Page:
Ukraine crisis: Kyiv experiencing ‘horrific’ rocket strikes not seen since Nazi attacks in 1941, Ukrainian foreign minister says

Kyiv is experiencing "horrific rocket strikes" unlike anything seen since 1941 when it was attacked by Nazi Germany, the Ukrainian foreign minister has warned.

Dmytro Kuleba, minister of foreign affairs for Ukraine, called for the international community to “sever all ties” with Russia. Meanwhile, the EU warned that Russian President Vladimir Putin is looking to destroy Ukraine and said that his actions are comparable to those of the Nazis in World War II.

Mr Kuleba’s comments come as Mr Putin said in a televised address that the Ukrainian authorities are a "gang of drug addicts and neo-Nazis who've holed up in Kyiv and taken the entire Ukrainian nation hostage".

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A separate press conference with Russian foreign minister Sergei Lavrov said Russia could not recognise the current Ukrainian government as democratic – repeating accusations of genocide of Russian speakers in Ukrainian regions and claims of “Nazi” style government in the country.

Firefighters inspect the damage at a building following a rocket attack in KyivFirefighters inspect the damage at a building following a rocket attack in Kyiv
Firefighters inspect the damage at a building following a rocket attack in Kyiv
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Mr Kuleba said: “Horrific Russian rocket strikes on Kyiv. Last time our capital experienced anything like this was in 1941 when it was attacked by Nazi Germany. Ukraine defeated that evil and will defeat this one. Stop [Vladimir] Putin. Isolate Russia. Severe all ties. Kick Russia out of everywhere.”

In a press conference in Brussels, EU spokesman Peter Stano said that Mr Putin was “behaving like Nazis”.

“He is talking about de-nazifying Ukraine, but he behaves like Nazis. So this is all in his head.”

Ukrainian Foreign Minister Dmytro Kuleba has warned of strikes on Kyiv.Ukrainian Foreign Minister Dmytro Kuleba has warned of strikes on Kyiv.
Ukrainian Foreign Minister Dmytro Kuleba has warned of strikes on Kyiv.

Ukraine's Ministry of Defence took to Facebook to ask residents living in Kyiv's northern outskirts, where Russian tanks moved in on Friday morning, to make Molotov cocktail fire bombs "to neutralise the enemy". Residents in the Obolon district were also told to stay home to avoid “active military operations”.

Interior Ministry adviser Vadym Denysenko reported 18,000 machine guns had been handed out in Kyiv to volunteers – “all those who want to defend our capital with weapons in their arms”.

"Ukrainian military equipment is entering Kyiv now to defend it,” he said. “I am asking all residents of Kyiv – please do not film it, do not film its movements. This is necessary to protect our city."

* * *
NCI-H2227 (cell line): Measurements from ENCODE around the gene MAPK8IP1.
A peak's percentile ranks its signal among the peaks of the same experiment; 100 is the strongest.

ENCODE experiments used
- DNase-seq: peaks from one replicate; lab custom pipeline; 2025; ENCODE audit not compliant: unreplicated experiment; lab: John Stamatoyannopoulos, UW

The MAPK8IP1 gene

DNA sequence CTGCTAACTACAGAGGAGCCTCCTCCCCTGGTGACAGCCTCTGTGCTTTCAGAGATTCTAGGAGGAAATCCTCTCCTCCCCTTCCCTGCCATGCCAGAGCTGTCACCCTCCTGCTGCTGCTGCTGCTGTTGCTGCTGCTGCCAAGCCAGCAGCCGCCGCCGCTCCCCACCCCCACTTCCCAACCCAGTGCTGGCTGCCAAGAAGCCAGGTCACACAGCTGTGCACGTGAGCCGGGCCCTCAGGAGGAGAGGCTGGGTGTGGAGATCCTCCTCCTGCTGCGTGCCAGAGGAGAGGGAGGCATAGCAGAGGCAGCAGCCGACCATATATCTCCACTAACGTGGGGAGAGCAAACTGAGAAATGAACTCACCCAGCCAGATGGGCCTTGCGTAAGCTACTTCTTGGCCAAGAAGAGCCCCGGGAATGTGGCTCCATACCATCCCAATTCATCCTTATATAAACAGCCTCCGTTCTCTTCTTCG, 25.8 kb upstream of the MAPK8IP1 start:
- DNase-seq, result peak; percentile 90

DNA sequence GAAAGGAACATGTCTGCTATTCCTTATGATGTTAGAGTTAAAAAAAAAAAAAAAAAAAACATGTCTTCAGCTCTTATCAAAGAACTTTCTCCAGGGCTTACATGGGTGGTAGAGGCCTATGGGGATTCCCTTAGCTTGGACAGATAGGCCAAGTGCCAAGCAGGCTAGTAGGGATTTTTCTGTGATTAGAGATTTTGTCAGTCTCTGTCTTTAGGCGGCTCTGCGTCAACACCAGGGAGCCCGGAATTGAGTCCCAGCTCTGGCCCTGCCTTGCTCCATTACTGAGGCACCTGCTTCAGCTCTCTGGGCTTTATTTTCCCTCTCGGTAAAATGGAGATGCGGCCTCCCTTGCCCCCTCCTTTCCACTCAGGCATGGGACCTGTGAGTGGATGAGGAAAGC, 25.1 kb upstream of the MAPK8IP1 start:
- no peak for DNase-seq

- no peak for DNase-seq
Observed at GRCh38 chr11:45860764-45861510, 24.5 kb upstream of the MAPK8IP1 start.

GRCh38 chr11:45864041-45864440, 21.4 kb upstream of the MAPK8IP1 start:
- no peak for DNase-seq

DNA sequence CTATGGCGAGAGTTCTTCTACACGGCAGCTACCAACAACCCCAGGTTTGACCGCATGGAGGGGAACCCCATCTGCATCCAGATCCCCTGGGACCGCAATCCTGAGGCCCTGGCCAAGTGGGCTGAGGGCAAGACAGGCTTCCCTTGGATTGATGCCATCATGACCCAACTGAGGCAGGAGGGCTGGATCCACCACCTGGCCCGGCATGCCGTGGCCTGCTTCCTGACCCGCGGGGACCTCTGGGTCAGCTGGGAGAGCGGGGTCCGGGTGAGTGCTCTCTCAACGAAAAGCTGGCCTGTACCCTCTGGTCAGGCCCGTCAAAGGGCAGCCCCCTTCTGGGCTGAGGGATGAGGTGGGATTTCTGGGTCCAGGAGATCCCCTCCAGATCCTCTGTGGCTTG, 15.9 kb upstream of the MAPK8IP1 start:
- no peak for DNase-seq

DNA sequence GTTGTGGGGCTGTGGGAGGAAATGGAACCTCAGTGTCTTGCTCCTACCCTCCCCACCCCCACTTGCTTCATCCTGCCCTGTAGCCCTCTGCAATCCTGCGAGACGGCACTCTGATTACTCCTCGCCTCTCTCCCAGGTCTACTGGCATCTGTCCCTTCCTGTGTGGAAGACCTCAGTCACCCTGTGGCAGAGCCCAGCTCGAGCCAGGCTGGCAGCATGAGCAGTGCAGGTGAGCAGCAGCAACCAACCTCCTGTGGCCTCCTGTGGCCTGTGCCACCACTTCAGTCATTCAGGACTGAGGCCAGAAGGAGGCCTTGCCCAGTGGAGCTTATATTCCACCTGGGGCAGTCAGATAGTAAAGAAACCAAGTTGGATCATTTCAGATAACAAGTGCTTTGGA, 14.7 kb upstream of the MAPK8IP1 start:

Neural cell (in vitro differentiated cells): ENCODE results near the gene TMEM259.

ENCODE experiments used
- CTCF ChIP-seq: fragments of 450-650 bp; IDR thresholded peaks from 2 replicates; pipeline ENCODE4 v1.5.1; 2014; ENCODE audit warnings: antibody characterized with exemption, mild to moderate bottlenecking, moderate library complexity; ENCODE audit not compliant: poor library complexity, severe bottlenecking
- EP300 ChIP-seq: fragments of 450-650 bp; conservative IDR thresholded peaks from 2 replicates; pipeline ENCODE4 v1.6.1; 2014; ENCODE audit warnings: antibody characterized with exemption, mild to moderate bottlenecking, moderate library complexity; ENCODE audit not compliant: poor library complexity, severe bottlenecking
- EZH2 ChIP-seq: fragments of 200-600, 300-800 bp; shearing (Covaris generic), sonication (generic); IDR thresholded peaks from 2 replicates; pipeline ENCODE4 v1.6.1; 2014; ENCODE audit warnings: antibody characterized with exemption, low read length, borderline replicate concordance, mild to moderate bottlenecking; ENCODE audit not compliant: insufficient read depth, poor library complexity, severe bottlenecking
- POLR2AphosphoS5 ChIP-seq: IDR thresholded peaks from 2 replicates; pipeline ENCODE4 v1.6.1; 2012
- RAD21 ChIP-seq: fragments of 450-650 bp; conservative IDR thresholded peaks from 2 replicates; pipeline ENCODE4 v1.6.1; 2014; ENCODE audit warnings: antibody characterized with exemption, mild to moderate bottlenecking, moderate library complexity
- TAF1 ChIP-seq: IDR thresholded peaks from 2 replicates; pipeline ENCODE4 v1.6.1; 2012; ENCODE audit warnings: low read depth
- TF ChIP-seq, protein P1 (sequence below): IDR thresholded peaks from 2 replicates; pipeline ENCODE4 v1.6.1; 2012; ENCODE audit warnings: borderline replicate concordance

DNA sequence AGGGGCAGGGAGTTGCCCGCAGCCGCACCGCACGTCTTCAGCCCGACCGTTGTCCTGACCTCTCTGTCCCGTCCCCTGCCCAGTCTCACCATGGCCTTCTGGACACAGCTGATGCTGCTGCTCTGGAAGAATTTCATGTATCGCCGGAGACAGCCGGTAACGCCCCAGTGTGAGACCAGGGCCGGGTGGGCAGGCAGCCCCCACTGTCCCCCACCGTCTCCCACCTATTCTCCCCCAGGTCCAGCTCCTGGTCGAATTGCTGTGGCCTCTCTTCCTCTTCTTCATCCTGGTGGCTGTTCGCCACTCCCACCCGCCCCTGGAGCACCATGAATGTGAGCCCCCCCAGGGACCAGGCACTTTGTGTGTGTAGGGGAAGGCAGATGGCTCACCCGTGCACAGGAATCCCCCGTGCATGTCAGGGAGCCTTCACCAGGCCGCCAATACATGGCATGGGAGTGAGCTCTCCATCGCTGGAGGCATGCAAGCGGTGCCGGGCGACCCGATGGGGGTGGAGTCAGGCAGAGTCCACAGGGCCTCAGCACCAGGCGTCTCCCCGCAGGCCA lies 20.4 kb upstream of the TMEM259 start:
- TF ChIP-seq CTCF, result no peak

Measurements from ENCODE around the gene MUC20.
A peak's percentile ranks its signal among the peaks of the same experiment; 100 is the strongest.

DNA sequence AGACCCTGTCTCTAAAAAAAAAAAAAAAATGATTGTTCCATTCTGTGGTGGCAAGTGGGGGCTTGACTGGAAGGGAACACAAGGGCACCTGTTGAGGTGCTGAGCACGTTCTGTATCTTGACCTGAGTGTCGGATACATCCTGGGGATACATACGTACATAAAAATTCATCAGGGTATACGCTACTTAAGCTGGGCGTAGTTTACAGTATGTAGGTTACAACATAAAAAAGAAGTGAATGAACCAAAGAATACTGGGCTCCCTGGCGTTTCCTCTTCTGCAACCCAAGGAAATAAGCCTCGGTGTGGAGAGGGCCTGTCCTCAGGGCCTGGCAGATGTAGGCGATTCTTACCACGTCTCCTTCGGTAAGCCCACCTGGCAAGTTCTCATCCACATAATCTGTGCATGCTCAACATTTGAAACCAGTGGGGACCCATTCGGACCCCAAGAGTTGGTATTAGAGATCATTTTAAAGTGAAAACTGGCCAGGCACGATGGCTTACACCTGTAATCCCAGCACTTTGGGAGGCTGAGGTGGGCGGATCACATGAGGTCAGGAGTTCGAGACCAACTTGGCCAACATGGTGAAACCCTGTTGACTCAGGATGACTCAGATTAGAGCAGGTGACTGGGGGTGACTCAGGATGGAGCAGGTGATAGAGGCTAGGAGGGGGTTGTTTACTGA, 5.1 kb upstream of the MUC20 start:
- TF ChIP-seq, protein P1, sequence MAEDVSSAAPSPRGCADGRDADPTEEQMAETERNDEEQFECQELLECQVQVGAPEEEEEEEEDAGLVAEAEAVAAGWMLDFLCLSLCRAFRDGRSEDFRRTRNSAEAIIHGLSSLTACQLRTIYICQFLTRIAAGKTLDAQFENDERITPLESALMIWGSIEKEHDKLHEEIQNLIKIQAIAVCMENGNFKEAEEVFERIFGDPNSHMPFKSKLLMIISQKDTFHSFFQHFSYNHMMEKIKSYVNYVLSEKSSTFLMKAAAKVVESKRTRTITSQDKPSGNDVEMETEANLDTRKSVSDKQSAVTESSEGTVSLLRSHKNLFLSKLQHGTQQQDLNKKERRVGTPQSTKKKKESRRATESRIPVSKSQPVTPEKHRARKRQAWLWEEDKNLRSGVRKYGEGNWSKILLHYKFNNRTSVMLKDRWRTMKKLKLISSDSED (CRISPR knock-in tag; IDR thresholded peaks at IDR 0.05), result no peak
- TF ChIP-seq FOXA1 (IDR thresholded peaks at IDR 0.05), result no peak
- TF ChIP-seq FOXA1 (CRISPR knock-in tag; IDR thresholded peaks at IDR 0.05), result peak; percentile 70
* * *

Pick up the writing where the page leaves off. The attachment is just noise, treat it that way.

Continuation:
Russian government minister Mr Lavrov claimed Russian speakers had been denied the chance to speak their own language in schools and in daily life such as in shops and public places. But he insisted Russia would give Ukraine an “independent” government, which would reflect the “diversity” of Ukraine.

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Ukrainian president Volodymyr Zelensky has refuted claims of genocide of Russian speakers in the eastern breakaway regions of his country – and allegations of Nazism in the Ukrainian government.

Mr Lavrov said: "Is it acceptable in democratic societies to state that people who live on one part of the territory in Ukraine are not people, but ‘species’ as Zelensky defined them?”

He added: “We will do everything to ensure that the Ukrainian government is independent and it represents the variety and diversity of Ukrainian people. At the moment it’s under external control with the aim to support Nazi philosophy – it is under Western control.”

Mr Lavrov said Russian president Putin wanted to remove the “Nazi” elements from Ukraine.

He said: "We want Ukrainian people, all people living on the territory of Ukraine, to have the opportunity to determine their future. Russia will ensure demilitarisation of Ukraine, Russia will free Ukraine from Nazism.”

Mr Zelensky, who is Jewish, on Thursday issued a statement directly to Mr Putin.

He said: “The Ukraine on your news and Ukraine in real life are two completely different countries — and the main difference between them is ours is real. You are told we are Nazis. But could a people who lost more than eight million lives in the battle against Nazism support Nazism?”

The Ukrainian president added: “How can I be a Nazi? Explain it to my grandfather, who went through the entire war in the infantry of the Soviet army, and died a colonel in an independent Ukraine.”

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Mr Zelensky has said previously three of his grandfather’s brothers were killed in the Holocaust.

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